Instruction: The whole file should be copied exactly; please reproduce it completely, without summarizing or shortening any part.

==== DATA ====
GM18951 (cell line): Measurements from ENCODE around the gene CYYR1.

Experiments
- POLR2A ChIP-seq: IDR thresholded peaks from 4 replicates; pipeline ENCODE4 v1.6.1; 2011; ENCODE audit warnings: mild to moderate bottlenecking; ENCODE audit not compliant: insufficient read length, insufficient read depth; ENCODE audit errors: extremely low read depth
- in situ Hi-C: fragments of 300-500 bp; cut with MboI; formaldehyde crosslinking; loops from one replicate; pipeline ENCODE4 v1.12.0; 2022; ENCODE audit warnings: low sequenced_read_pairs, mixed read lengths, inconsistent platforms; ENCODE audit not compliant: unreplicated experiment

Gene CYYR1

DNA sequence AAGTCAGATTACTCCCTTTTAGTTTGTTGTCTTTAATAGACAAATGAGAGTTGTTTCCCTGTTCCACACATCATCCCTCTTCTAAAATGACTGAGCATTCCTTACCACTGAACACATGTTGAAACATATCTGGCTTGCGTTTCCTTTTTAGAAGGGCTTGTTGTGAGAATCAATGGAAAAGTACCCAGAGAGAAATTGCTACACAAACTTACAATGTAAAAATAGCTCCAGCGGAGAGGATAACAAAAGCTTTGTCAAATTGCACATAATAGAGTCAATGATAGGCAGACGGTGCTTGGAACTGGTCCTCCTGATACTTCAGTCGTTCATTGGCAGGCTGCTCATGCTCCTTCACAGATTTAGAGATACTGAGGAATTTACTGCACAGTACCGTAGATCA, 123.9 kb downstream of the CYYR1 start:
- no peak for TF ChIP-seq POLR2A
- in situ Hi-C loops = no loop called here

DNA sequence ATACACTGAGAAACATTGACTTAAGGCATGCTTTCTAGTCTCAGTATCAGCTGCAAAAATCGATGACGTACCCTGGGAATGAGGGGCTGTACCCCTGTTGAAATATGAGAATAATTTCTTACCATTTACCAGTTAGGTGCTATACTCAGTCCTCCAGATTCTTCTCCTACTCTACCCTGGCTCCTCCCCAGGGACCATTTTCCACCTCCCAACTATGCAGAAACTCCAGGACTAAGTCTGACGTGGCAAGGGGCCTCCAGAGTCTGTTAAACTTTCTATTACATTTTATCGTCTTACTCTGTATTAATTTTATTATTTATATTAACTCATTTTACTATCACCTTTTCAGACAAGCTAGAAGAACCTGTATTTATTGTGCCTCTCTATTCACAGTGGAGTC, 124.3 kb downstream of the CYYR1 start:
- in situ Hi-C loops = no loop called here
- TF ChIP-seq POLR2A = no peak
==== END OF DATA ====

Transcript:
GM18951 (cell line): Measurements from ENCODE around the gene CYYR1.

Experiments
- POLR2A ChIP-seq: IDR thresholded peaks from 4 replicates; pipeline ENCODE4 v1.6.1; 2011; ENCODE audit warnings: mild to moderate bottlenecking; ENCODE audit not compliant: insufficient read length, insufficient read depth; ENCODE audit errors: extremely low read depth
- in situ Hi-C: fragments of 300-500 bp; cut with MboI; formaldehyde crosslinking; loops from one replicate; pipeline ENCODE4 v1.12.0; 2022; ENCODE audit warnings: low sequenced_read_pairs, mixed read lengths, inconsistent platforms; ENCODE audit not compliant: unreplicated experiment

Gene CYYR1

DNA sequence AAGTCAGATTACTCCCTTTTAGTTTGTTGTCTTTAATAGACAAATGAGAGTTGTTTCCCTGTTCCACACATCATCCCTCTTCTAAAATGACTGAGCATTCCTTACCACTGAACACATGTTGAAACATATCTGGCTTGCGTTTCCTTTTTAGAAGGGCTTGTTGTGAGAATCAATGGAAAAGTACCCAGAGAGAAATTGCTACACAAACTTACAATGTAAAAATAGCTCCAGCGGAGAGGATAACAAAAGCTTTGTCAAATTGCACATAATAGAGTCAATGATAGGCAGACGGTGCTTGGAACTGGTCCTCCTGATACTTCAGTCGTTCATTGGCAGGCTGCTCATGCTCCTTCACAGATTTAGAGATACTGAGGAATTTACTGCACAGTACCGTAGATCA, 123.9 kb downstream of the CYYR1 start:
- no peak for TF ChIP-seq POLR2A
- in situ Hi-C loops = no loop called here

DNA sequence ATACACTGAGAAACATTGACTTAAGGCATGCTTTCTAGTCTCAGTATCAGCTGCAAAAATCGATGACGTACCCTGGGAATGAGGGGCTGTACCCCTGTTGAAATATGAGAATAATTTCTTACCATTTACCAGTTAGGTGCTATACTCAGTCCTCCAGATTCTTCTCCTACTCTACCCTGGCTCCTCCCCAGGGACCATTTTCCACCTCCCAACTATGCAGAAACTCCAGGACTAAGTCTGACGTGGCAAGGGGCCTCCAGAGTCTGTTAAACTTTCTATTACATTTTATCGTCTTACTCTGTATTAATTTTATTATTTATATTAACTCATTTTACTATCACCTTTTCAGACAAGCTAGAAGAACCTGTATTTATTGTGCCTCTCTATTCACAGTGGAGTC, 124.3 kb downstream of the CYYR1 start:
- in situ Hi-C loops = no loop called here
- TF ChIP-seq POLR2A = no peak